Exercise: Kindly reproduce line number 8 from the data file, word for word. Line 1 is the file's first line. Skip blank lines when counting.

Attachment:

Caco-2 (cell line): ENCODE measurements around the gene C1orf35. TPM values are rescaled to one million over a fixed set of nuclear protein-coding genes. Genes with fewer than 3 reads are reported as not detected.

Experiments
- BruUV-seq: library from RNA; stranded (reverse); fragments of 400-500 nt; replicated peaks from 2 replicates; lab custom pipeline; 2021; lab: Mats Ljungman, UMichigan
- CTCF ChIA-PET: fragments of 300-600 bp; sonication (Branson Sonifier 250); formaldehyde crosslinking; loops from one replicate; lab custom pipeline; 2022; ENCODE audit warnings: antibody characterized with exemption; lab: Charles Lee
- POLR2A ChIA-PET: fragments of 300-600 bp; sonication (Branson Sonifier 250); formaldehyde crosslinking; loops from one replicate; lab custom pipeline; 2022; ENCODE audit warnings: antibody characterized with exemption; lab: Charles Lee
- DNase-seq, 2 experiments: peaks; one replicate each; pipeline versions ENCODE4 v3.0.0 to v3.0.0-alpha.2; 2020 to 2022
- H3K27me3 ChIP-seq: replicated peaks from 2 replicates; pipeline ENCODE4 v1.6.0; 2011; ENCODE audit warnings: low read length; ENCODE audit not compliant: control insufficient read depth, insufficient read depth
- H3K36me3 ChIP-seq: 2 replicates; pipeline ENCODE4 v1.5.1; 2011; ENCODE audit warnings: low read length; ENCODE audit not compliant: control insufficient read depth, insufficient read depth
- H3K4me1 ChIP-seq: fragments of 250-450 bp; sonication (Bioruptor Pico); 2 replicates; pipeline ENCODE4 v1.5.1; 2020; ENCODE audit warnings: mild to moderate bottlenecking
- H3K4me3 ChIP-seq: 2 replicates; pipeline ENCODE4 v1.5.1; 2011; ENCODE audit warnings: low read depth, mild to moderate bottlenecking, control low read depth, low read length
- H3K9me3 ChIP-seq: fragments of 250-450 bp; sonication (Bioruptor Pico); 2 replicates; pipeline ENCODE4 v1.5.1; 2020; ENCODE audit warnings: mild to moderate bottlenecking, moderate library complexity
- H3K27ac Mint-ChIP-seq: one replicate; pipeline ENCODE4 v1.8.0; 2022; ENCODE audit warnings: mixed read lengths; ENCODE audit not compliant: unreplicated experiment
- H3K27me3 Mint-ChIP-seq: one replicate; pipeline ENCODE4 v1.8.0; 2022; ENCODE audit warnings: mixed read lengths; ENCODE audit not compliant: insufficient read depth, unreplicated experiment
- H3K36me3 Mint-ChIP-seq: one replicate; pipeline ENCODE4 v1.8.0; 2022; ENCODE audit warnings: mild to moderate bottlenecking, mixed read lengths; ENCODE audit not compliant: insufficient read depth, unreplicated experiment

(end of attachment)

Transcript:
- H3K36me3 ChIP-seq: 2 replicates; pipeline ENCODE4 v1.5.1; 2011; ENCODE audit warnings: low read length; ENCODE audit not compliant: control insufficient read depth, insufficient read depth